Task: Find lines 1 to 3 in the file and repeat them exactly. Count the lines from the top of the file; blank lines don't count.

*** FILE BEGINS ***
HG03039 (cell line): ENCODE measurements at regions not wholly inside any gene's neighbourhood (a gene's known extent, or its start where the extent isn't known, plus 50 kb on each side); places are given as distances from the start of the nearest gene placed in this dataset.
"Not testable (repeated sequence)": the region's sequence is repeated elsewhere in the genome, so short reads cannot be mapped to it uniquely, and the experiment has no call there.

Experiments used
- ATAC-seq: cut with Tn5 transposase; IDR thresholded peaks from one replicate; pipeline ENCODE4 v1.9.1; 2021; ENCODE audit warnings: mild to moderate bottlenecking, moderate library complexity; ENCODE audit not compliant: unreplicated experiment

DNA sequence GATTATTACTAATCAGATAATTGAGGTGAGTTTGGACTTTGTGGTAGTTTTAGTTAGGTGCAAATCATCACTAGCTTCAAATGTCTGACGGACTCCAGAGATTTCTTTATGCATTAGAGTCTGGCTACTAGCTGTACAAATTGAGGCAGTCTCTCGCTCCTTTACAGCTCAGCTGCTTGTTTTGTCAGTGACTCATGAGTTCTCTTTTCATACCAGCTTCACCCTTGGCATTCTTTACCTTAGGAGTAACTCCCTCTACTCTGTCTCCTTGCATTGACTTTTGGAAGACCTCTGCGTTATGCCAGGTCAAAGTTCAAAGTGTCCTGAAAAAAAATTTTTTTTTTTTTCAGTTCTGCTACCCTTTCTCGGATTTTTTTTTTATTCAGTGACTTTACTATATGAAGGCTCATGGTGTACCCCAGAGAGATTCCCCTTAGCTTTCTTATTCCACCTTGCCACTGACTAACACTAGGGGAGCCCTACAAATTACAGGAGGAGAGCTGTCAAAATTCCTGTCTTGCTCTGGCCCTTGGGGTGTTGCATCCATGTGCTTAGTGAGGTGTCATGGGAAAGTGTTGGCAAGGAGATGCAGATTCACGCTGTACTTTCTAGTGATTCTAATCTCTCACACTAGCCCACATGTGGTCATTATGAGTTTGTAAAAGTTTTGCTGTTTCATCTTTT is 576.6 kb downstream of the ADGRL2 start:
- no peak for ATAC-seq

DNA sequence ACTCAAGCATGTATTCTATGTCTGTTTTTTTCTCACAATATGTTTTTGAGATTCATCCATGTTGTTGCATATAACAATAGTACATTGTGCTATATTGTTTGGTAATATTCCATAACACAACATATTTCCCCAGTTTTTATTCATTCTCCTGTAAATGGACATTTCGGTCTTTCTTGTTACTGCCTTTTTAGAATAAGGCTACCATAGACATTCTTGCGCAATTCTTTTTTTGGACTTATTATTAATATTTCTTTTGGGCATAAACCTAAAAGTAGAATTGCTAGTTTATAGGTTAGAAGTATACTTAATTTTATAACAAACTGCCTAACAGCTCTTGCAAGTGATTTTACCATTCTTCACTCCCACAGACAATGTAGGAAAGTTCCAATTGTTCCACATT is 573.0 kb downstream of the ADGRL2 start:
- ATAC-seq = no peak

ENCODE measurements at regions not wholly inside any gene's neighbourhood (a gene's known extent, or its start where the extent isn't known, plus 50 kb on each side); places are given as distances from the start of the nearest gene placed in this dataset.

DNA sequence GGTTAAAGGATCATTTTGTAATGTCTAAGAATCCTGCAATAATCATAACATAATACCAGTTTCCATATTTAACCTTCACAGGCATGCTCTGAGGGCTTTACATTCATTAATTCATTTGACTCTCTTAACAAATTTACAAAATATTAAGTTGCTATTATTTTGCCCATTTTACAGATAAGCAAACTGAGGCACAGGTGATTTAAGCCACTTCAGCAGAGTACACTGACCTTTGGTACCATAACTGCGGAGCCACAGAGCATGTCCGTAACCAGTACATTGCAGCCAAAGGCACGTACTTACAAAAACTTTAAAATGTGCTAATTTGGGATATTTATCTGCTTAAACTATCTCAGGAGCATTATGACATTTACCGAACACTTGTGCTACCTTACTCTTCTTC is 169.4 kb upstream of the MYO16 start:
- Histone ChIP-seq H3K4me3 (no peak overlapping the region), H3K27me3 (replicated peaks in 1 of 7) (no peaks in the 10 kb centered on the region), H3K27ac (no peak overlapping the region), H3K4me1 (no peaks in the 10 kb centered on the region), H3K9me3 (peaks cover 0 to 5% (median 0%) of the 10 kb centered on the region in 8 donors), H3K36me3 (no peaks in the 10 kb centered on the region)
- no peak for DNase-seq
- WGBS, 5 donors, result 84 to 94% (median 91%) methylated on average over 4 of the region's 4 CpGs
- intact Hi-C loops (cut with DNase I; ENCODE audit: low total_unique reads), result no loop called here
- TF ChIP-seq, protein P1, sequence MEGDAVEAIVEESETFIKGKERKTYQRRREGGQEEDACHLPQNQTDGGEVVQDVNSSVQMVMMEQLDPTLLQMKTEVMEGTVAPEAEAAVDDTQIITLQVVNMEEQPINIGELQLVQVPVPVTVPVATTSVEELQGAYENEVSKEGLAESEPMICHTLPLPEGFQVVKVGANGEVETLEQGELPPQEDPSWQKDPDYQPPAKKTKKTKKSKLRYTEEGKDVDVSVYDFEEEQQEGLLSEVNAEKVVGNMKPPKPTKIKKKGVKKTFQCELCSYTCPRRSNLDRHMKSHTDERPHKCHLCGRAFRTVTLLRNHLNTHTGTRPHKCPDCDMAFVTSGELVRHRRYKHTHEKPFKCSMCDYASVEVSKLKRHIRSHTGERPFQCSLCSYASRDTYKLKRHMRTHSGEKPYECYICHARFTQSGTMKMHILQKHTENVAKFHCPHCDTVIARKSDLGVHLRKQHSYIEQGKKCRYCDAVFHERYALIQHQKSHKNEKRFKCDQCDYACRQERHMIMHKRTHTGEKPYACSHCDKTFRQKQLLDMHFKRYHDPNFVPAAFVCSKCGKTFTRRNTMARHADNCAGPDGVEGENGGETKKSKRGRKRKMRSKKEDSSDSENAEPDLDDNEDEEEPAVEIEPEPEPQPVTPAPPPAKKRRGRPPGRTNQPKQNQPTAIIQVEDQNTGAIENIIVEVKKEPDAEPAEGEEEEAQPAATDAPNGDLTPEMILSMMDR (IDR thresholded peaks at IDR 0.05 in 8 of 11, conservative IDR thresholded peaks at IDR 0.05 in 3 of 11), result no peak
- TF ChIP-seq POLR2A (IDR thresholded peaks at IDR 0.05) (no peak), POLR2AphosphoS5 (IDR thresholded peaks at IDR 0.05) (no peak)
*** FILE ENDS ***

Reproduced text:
HG03039 (cell line): ENCODE measurements at regions not wholly inside any gene's neighbourhood (a gene's known extent, or its start where the extent isn't known, plus 50 kb on each side); places are given as distances from the start of the nearest gene placed in this dataset.
"Not testable (repeated sequence)": the region's sequence is repeated elsewhere in the genome, so short reads cannot be mapped to it uniquely, and the experiment has no call there.

Experiments used